Researchers recently announced that observations of gravitational waves provide evidence of inflation, a dramatic theory of cosmic creation. But there are so many different versions of 'inflation' theory that it can 'predict' practically any observation, meaning that it doesn't really predict anything at all. String theory suffers from the same problem. As for multiverse theories, all those hypothetical universes out there are unobservable by definition so it's hard to imagine a better reason to think we may be running out of new things to discover than the fascination of physicists with these highly speculative ideas. According to Keith Simonton of the University of California, 'the core disciplines have accumulated not so much anomalies as mere loose ends that will be tidied up one way or another.'"
Transportation

Land Rover Demos "Transparent Hood" 172

Posted by Unknown Lamer
from the oh-look-a-possum dept.
cartechboy (2660665) writes "When we were kids, we were promised flying cars in the future, like The Jetsons. Well, now it's the future, and we don't have any flying cars. But Land Rover just unveiled some crazy new technology called the Transparent Hood system. It's brilliant in its simplicity, and yet quite complex in its implementation. Using a web of camera images and projectors, the Transparent Hood system projects the area just in front of and underneath the nose of the vehicle onto a head-up display along the lower portion of the windshield. Not only is this obviously breathtaking, but when it comes to off-roading—or parking in tight urban spaces—this could change the game. It will allow drivers to see precisely what's below them and immediately in front of them allowing precise placement of the vehicle's front wheels. The system also displays key vehicle data including speed, incline, roll angle, steering position, and drive mode. People, this is the future, and the future is now."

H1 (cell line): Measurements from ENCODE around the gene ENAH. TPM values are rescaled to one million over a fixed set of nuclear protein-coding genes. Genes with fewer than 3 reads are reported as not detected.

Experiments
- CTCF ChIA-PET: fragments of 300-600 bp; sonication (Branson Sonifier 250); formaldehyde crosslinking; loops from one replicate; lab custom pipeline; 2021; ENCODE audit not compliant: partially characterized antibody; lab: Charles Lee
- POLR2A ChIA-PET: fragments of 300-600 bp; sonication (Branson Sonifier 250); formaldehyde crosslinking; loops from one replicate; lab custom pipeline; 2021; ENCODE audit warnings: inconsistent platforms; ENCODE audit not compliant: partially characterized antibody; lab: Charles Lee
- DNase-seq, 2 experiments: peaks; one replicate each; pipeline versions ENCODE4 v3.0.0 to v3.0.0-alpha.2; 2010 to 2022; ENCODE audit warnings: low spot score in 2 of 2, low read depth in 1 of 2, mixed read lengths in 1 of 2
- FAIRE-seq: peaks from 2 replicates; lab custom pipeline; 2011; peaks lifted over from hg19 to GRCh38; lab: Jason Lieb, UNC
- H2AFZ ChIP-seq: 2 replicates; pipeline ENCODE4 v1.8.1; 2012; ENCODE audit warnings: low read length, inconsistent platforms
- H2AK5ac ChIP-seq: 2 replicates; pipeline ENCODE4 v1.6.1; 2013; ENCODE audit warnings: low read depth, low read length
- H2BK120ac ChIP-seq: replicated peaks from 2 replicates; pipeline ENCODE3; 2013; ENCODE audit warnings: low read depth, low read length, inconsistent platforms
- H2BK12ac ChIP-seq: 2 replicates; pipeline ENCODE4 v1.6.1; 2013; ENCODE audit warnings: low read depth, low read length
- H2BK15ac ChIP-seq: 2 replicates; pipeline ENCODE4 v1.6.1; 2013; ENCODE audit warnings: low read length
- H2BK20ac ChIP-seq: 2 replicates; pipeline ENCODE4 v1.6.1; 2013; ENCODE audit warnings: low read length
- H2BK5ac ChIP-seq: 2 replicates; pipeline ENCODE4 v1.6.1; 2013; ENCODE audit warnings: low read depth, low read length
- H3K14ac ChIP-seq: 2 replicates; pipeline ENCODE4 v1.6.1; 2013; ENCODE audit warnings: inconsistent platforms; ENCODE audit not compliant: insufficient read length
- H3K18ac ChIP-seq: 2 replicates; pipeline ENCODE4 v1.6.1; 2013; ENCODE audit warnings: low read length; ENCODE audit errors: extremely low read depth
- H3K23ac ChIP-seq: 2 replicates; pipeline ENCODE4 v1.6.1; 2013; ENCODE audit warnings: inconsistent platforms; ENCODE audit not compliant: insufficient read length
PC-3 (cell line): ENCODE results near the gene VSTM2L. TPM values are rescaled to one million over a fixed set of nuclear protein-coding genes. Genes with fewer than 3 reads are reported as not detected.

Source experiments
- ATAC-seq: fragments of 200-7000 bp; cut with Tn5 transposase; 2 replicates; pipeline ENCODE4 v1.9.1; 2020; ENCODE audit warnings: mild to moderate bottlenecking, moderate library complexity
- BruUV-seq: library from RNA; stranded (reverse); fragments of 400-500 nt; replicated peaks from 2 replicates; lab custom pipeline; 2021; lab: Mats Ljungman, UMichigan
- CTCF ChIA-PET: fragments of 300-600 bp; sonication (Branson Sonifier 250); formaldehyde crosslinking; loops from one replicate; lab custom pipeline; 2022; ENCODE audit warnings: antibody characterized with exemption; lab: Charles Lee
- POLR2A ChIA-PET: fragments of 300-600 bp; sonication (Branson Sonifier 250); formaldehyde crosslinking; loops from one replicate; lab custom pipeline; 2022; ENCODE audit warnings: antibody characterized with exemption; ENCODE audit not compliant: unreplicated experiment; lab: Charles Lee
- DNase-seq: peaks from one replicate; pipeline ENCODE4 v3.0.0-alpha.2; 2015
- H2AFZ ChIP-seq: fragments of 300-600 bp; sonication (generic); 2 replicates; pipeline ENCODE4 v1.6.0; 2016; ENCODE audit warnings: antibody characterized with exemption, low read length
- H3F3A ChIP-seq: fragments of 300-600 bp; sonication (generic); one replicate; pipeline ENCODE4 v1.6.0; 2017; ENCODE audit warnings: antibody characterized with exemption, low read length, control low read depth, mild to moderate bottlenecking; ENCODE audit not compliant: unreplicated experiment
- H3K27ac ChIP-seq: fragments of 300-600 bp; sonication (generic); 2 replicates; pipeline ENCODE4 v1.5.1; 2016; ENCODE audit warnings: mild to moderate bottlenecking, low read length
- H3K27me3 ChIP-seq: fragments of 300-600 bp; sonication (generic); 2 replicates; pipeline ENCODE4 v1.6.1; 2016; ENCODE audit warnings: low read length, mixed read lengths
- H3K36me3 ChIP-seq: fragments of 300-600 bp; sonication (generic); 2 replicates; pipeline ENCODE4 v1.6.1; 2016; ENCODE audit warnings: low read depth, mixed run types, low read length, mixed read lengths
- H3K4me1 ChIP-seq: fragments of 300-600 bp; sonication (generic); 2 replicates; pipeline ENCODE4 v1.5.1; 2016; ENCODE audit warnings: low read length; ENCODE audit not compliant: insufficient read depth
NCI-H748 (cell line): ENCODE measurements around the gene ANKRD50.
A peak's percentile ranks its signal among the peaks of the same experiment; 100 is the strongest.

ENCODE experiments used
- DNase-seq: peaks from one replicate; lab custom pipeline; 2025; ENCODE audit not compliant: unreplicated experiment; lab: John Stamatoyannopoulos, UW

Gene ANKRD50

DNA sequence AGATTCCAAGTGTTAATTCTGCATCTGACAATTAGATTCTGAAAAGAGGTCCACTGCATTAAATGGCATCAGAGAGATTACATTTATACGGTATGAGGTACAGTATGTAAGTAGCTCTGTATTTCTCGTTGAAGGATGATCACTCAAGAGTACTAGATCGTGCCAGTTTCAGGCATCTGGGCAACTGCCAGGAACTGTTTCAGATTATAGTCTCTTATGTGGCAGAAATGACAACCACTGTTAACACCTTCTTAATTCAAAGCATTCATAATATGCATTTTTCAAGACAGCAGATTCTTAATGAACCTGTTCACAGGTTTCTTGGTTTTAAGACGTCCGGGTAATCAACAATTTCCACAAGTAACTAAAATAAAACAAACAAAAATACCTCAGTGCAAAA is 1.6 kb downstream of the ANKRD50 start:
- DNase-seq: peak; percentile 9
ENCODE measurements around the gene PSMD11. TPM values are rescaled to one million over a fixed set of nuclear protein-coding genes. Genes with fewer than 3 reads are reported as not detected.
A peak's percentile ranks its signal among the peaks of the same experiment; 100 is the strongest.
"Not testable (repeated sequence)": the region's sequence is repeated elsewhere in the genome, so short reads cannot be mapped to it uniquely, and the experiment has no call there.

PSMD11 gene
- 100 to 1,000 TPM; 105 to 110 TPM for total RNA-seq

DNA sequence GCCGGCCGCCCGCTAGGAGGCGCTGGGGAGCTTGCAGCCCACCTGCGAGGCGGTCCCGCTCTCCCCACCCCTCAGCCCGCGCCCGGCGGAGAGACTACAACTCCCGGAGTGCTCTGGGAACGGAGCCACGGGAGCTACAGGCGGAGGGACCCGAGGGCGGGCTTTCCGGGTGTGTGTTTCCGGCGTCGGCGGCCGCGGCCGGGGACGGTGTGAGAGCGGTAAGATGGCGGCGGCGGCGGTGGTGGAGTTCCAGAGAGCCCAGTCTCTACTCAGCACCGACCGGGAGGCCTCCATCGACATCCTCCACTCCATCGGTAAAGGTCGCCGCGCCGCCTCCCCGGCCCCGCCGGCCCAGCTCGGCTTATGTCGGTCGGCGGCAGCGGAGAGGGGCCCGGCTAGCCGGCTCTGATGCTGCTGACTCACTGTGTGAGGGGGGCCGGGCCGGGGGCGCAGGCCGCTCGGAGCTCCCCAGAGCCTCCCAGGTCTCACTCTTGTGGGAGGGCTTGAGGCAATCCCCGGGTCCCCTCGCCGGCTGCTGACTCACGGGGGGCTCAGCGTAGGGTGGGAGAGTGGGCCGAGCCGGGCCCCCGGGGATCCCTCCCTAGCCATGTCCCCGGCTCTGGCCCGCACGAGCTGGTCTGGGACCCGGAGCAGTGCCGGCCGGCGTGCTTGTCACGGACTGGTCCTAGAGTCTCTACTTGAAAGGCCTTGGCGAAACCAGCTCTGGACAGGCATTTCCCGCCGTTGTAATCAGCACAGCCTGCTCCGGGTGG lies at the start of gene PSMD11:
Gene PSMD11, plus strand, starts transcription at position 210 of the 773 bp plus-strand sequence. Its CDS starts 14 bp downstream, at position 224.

The Internet

How the Internet Is Taking Away America's Religion 1037

Posted by timothy
from the randi-does-miracles dept.
pitchpipe (708843) points out a study highlighted by MIT's Technology Review, which makes the bold claim that "Using the Internet can destroy your faith. That's the conclusion of a study showing that the dramatic drop in religious affiliation in the U.S. since 1990 is closely mirrored by the increase in Internet use," and writes "I attribute my becoming an atheist to the internet, so what the study is saying supports my anecdote. If I hadn't been exposed to all of the different arguments about religion, etc., via the internet I would probably just be another person who identifies as religious but doesn't attend services. What do you think? Have you become more religious, less religious, or about the same since being on the internet? What if you've always had it?"
The Media

60 Minutes Dubbed Engines Noise Over Tesla Model S 544

Posted by timothy
from the at-least-they-didn't-detonate-it dept.
cartechboy (2660665) writes "Did you watch the Tesla 60 Minutes segment the other night? If you did, you might have ended up on the floor rolling around laughing like I did. Since when does the Tesla Model S electric car make audible engine noises? Or downshift? Turns out, 60 Minutes dubbed engine noises and a downshift over the Model S running footage. The show claims it was an editing error. Call it what you want, it was absolutely hilarious. A little note to TV producers assigned to cover Tesla Motors in the future: Electric cars don't upshift or downshift." At least they didn't fraudulently blow it up!